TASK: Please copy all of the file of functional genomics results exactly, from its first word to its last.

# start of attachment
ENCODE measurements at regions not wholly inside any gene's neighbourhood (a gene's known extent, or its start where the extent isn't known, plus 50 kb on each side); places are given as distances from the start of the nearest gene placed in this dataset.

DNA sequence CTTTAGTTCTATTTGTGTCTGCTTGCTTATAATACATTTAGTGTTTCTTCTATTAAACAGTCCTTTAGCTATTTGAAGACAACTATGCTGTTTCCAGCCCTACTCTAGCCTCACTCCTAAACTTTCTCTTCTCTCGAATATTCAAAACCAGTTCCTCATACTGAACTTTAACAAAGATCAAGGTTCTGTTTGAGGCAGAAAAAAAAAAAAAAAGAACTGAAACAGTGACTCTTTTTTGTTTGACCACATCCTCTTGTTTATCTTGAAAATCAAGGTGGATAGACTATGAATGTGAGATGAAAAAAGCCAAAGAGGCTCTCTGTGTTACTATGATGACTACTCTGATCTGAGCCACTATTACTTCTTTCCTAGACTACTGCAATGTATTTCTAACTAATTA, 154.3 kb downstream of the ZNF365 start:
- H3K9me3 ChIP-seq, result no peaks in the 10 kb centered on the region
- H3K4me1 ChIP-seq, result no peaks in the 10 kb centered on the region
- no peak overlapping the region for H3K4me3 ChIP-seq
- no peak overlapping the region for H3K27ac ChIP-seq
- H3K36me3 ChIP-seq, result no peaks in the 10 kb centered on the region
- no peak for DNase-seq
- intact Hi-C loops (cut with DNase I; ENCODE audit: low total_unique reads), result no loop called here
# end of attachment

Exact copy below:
ENCODE measurements at regions not wholly inside any gene's neighbourhood (a gene's known extent, or its start where the extent isn't known, plus 50 kb on each side); places are given as distances from the start of the nearest gene placed in this dataset.

DNA sequence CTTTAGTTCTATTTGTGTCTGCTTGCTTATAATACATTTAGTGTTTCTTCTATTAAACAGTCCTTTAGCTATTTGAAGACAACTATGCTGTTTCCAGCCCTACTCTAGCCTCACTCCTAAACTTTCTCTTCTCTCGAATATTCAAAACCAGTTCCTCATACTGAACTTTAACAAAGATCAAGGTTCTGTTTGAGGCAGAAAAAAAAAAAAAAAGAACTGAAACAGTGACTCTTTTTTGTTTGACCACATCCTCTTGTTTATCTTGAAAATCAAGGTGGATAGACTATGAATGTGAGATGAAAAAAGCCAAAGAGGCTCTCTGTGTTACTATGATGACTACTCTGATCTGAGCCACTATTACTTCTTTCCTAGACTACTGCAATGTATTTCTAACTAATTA, 154.3 kb downstream of the ZNF365 start:
- H3K9me3 ChIP-seq, result no peaks in the 10 kb centered on the region
- H3K4me1 ChIP-seq, result no peaks in the 10 kb centered on the region
- no peak overlapping the region for H3K4me3 ChIP-seq
- no peak overlapping the region for H3K27ac ChIP-seq
- H3K36me3 ChIP-seq, result no peaks in the 10 kb centered on the region
- no peak for DNase-seq
- intact Hi-C loops (cut with DNase I; ENCODE audit: low total_unique reads), result no loop called here